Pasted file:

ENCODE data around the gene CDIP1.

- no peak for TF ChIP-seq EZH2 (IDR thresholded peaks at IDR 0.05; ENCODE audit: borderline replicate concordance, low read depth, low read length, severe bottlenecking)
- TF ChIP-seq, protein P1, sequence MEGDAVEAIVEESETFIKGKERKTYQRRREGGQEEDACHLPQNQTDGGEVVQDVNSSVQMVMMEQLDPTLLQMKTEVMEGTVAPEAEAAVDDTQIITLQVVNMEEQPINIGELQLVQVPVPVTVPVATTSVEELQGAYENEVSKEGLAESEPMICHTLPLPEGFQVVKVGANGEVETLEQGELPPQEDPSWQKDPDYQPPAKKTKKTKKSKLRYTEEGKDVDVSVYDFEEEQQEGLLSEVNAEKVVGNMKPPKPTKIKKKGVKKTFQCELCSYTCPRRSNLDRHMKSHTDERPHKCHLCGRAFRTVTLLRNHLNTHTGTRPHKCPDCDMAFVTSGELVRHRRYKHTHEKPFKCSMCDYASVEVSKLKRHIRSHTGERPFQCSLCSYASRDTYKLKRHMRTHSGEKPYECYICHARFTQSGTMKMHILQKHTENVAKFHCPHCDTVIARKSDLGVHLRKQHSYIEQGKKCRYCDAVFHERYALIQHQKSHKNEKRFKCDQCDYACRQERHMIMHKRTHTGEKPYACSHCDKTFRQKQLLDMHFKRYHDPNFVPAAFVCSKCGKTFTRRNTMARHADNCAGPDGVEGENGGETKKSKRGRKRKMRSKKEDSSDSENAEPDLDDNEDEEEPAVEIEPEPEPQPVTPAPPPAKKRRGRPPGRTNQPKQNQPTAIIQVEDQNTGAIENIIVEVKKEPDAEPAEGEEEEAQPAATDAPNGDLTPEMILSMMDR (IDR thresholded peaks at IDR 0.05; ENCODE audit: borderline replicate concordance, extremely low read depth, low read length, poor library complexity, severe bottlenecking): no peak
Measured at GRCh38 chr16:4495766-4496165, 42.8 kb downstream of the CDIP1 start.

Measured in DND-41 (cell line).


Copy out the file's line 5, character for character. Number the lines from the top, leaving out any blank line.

Measured in DND-41 (cell line).